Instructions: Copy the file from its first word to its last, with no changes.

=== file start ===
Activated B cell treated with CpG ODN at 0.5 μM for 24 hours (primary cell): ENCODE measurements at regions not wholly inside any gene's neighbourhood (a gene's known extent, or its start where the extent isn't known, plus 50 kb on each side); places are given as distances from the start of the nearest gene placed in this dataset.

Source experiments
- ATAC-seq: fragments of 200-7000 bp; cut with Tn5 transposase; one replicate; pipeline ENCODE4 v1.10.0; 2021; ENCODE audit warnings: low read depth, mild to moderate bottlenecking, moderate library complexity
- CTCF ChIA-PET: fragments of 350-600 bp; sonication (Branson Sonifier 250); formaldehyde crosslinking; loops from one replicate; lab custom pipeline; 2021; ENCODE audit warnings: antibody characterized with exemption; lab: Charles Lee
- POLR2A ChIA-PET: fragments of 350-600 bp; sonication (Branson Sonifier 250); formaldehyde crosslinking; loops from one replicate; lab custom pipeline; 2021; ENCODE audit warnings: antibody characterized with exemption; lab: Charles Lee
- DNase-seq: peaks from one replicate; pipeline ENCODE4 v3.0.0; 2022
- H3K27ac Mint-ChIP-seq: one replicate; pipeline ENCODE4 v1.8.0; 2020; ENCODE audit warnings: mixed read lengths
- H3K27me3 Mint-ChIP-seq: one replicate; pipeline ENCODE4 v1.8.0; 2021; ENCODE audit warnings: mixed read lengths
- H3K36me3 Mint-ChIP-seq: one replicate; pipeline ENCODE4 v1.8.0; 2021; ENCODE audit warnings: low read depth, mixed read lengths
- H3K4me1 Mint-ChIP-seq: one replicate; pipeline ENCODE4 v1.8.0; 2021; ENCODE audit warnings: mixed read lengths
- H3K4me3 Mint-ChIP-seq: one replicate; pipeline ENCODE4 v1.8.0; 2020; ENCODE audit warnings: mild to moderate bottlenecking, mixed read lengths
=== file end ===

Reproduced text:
Activated B cell treated with CpG ODN at 0.5 μM for 24 hours (primary cell): ENCODE measurements at regions not wholly inside any gene's neighbourhood (a gene's known extent, or its start where the extent isn't known, plus 50 kb on each side); places are given as distances from the start of the nearest gene placed in this dataset.

Source experiments
- ATAC-seq: fragments of 200-7000 bp; cut with Tn5 transposase; one replicate; pipeline ENCODE4 v1.10.0; 2021; ENCODE audit warnings: low read depth, mild to moderate bottlenecking, moderate library complexity
- CTCF ChIA-PET: fragments of 350-600 bp; sonication (Branson Sonifier 250); formaldehyde crosslinking; loops from one replicate; lab custom pipeline; 2021; ENCODE audit warnings: antibody characterized with exemption; lab: Charles Lee
- POLR2A ChIA-PET: fragments of 350-600 bp; sonication (Branson Sonifier 250); formaldehyde crosslinking; loops from one replicate; lab custom pipeline; 2021; ENCODE audit warnings: antibody characterized with exemption; lab: Charles Lee
- DNase-seq: peaks from one replicate; pipeline ENCODE4 v3.0.0; 2022
- H3K27ac Mint-ChIP-seq: one replicate; pipeline ENCODE4 v1.8.0; 2020; ENCODE audit warnings: mixed read lengths
- H3K27me3 Mint-ChIP-seq: one replicate; pipeline ENCODE4 v1.8.0; 2021; ENCODE audit warnings: mixed read lengths
- H3K36me3 Mint-ChIP-seq: one replicate; pipeline ENCODE4 v1.8.0; 2021; ENCODE audit warnings: low read depth, mixed read lengths
- H3K4me1 Mint-ChIP-seq: one replicate; pipeline ENCODE4 v1.8.0; 2021; ENCODE audit warnings: mixed read lengths
- H3K4me3 Mint-ChIP-seq: one replicate; pipeline ENCODE4 v1.8.0; 2020; ENCODE audit warnings: mild to moderate bottlenecking, mixed read lengths